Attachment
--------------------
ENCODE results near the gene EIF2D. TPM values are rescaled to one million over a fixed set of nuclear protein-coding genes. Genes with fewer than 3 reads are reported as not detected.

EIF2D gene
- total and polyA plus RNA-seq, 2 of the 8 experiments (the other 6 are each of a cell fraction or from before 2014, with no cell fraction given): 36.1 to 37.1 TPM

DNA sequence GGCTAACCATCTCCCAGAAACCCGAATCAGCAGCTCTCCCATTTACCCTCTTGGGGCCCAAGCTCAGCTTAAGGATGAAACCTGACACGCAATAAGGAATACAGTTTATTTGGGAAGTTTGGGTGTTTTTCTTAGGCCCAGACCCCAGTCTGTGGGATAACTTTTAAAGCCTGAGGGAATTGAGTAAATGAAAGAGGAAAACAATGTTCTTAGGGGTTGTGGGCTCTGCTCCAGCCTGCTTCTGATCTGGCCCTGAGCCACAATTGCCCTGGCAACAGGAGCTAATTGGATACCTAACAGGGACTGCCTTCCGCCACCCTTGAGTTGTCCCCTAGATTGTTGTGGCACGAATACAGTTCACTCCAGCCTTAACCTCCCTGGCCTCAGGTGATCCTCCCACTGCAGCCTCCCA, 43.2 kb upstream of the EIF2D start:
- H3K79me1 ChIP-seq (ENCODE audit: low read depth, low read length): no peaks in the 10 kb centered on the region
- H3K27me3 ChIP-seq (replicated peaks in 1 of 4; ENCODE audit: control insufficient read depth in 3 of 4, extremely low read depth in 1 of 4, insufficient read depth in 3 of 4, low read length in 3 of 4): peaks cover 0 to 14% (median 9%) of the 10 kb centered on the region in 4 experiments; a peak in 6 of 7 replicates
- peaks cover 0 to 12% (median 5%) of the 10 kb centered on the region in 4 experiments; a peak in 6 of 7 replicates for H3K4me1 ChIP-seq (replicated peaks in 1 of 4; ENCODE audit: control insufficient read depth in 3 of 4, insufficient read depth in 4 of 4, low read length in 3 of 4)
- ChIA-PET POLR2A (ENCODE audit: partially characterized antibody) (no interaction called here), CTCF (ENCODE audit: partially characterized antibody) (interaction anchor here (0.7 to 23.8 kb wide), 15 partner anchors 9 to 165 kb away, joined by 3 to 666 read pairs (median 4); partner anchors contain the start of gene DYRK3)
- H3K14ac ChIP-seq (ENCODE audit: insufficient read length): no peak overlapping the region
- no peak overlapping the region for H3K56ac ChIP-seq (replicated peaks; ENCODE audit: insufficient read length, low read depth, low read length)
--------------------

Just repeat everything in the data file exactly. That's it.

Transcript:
ENCODE results near the gene EIF2D. TPM values are rescaled to one million over a fixed set of nuclear protein-coding genes. Genes with fewer than 3 reads are reported as not detected.

EIF2D gene
- total and polyA plus RNA-seq, 2 of the 8 experiments (the other 6 are each of a cell fraction or from before 2014, with no cell fraction given): 36.1 to 37.1 TPM

DNA sequence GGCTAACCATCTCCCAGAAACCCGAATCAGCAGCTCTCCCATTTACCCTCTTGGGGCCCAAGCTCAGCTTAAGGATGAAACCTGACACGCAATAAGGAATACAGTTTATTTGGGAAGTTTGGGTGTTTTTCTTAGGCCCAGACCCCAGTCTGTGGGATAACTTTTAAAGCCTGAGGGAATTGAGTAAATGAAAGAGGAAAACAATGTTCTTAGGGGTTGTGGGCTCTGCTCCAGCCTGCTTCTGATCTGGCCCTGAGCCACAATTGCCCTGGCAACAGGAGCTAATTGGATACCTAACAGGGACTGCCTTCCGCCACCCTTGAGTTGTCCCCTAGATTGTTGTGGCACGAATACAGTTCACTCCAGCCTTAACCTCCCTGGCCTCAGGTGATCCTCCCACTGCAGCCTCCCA, 43.2 kb upstream of the EIF2D start:
- H3K79me1 ChIP-seq (ENCODE audit: low read depth, low read length): no peaks in the 10 kb centered on the region
- H3K27me3 ChIP-seq (replicated peaks in 1 of 4; ENCODE audit: control insufficient read depth in 3 of 4, extremely low read depth in 1 of 4, insufficient read depth in 3 of 4, low read length in 3 of 4): peaks cover 0 to 14% (median 9%) of the 10 kb centered on the region in 4 experiments; a peak in 6 of 7 replicates
- peaks cover 0 to 12% (median 5%) of the 10 kb centered on the region in 4 experiments; a peak in 6 of 7 replicates for H3K4me1 ChIP-seq (replicated peaks in 1 of 4; ENCODE audit: control insufficient read depth in 3 of 4, insufficient read depth in 4 of 4, low read length in 3 of 4)
- ChIA-PET POLR2A (ENCODE audit: partially characterized antibody) (no interaction called here), CTCF (ENCODE audit: partially characterized antibody) (interaction anchor here (0.7 to 23.8 kb wide), 15 partner anchors 9 to 165 kb away, joined by 3 to 666 read pairs (median 4); partner anchors contain the start of gene DYRK3)
- H3K14ac ChIP-seq (ENCODE audit: insufficient read length): no peak overlapping the region
- no peak overlapping the region for H3K56ac ChIP-seq (replicated peaks; ENCODE audit: insufficient read length, low read depth, low read length)